“Stitches” and “Spinning” portray moments of emotional expression and comforting embrace, and Small’s memoir emphasizes the prior while Walden’s, the later. There is an overarching theme of self-expression in Small’s story, with David’s progress largely marked by finding healthy means of working out and conveying how he feels despite losing his voice. Hence, Small creates frames that present closeups of David’s face, excluding that of his psychologist, so that readers may focus on the eventual tear which is critical to the main character’s arc and transition into obtaining positive gains. Along with agency, Tillie gains critical friends in “Spinning” which help comfort her and positively propel her forward. As such, Walden chooses to keep both Tillie and Victoria in frame throughout most of the page, as well sizing the panels so they represent a “regular” yet priceless moment of care which she longed for.
Chute, Hilary. Why Comics?: From Underground to Everywhere. Harper Collins, 2019
Small, David. Stitches: a Memoir. W. W. Norton & Company, 2013.
When Tillie Walden, the author of memoir “Spinning,” comes out as homosexual to her friends and family, the young skater’s opening up is not met with much love and support from most, yet her cello teacher, Victoria, offers her acceptance in the following page which I’ve traced and analyzed.
The higher angle of the fourth panel draws our eyes up towards Victoria as Tillie would and the closeup shots of the first, second, and fifth panels maintain a close framing of Tillie’s grateful reaction to her teacher’s acceptance. Medium shots from the waist up (as seen in the fourth and sixth panels) pull back from the emotional intensity in time with the pull backs from embrace the two characters experience, yet the embrace and therefore “connection” between them is kept even in the final frame; Victoria is, and will, be there for Tillie.
I’ve traced out a page of David Small’s memoir “Stitches” for some thorough analysis and selected the scene in which David, with the help of Dr. Harold Davidson, begins to express himself and come to accept the cruel reality of his parents’ abuse.
The closeups of David’s face draw attention towards the change in the final frame of a solitary tear, which leads to a metaphorical downpour in the following pages (a transition which the unbounded final panel prepares for). The importance of this scene lies in Small’s transition into expressing his emotions in a healthier way, and as such, the White Rabbit (which represents Davidson, his psychologist), is out of frame for the whole page except for his pants leg which David cries into; the emotional transition Small wanted us to focus on was his own, so the framing ensures a focus on David in this moment.
Before I discovered the sunny symmetry between our solar system and a pan-fried breakfast, I was planning on combining the pictures of a sun and a basketball. Thankfully, I did not.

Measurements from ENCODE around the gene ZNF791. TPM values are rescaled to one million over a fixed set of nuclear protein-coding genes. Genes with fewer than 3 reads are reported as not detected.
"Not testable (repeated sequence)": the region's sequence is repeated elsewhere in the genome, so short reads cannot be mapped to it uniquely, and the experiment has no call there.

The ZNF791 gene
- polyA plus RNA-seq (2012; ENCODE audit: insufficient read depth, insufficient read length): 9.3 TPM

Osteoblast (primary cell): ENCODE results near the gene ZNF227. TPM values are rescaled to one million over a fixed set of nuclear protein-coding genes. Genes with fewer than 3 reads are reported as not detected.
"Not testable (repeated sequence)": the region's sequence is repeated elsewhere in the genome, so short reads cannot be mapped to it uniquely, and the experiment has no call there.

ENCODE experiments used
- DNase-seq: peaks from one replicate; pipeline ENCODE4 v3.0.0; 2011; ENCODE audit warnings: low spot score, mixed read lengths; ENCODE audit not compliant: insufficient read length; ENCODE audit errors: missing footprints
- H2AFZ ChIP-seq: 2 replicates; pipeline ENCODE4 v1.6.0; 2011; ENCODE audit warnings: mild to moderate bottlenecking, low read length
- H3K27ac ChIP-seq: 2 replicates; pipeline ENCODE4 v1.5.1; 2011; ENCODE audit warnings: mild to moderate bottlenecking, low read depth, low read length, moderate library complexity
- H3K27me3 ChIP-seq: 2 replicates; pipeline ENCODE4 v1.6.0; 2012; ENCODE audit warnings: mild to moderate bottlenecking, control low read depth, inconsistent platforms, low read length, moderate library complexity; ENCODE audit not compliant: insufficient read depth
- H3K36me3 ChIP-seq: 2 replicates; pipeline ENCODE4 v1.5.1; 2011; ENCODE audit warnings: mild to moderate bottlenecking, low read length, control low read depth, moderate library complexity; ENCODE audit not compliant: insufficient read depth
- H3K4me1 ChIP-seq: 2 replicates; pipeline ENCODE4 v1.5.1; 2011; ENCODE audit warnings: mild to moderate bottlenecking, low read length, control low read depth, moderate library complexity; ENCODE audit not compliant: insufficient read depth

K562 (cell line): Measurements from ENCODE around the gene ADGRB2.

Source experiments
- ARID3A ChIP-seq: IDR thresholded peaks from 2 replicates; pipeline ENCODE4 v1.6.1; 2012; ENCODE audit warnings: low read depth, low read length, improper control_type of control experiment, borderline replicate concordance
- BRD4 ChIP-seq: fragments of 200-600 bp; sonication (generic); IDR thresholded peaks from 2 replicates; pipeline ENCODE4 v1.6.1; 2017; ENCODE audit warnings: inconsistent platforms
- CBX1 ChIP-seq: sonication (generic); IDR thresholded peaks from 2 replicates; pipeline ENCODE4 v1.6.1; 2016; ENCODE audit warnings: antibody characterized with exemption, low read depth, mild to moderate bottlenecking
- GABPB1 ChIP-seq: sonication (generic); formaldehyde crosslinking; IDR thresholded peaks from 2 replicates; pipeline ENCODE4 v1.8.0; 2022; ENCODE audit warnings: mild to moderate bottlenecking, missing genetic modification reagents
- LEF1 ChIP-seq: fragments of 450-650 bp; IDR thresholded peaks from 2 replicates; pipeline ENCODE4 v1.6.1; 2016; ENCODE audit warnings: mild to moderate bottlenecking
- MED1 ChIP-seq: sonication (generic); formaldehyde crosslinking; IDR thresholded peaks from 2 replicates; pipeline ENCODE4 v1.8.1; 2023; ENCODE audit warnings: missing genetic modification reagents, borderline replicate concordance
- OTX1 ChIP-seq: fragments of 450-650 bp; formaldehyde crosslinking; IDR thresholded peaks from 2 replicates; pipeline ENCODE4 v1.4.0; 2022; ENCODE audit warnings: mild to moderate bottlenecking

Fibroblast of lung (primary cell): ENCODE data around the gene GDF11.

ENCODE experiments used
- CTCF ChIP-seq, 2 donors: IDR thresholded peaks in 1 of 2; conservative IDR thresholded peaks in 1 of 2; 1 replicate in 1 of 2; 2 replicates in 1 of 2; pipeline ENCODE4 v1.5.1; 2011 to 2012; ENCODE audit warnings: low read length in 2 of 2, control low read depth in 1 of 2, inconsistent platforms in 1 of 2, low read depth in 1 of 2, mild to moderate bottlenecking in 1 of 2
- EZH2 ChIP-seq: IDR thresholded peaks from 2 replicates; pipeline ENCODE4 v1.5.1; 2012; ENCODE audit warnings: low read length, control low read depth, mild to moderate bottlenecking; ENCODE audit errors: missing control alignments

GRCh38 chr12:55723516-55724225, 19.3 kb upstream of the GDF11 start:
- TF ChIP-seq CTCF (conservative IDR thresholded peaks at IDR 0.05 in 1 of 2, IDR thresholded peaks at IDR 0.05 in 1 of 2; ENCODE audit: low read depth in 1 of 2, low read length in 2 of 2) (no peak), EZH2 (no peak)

If you’re somewhat familiar with my past online creations (might I introduce you to Pitfalls of Punning and Eggs and Existentialism?), you probably think I have a weird obsession with eggs at this point, but truth be told, I’m not a huge fan of the taste. Waffles and pancakes are far superior in my eyes, but it can’t be denied that eggs have a peculiarly appealing aesthetic value.
Both the sun and the sunny-side-up are yellow(ish) spheres, sources of life’s vitality, and can burn you if you’re not carefully, so they seemed slightly more appropriate to pair than the sun and a basketball. The abrupt contrast between the empty void of space and crispy-warm egg whites creates a humorous disorientation that I rather enjoy. I originally had the sun shrunken down to be nested in the pan, but I had to adapt because of the picture’s square edges; as such, we are now looking at one hefty cosmic breakfast.
Yet I wanted to give you all the opportunity to vicariously hold the world in your hands (or the sun in your pan), so I made a rather unorthodox combophoto that I think you’ll enjoy. Next time you sit yourself down to some scrambles, I hope you contemplate the power you now possess: the ability to cradle the crux of the universe in All-Clads and Calphalons.
Reworking my film-class notes into a streamlined display of information seemed like an excellent opportunity to prepare a work of academic art for all the world to enjoy, but alas, what I envisioned — a masterpiece filled with factoids and worthy of my professor’s admiration — was no where to be found when I drew the final line.
It’s spot on my page was snagged by a most ugly-looking mash-up of film facts, yet though I fell short of my unrealistic imagination, I have found a few points to be rather proud of: the color examples for post-filming changes and special effects, my use of “range” bars, and one dapper-looking gentlemen holding a camera. The charm of the lastly mentioned stick-figure is obvious, but I will go into more detail concerning the prior items.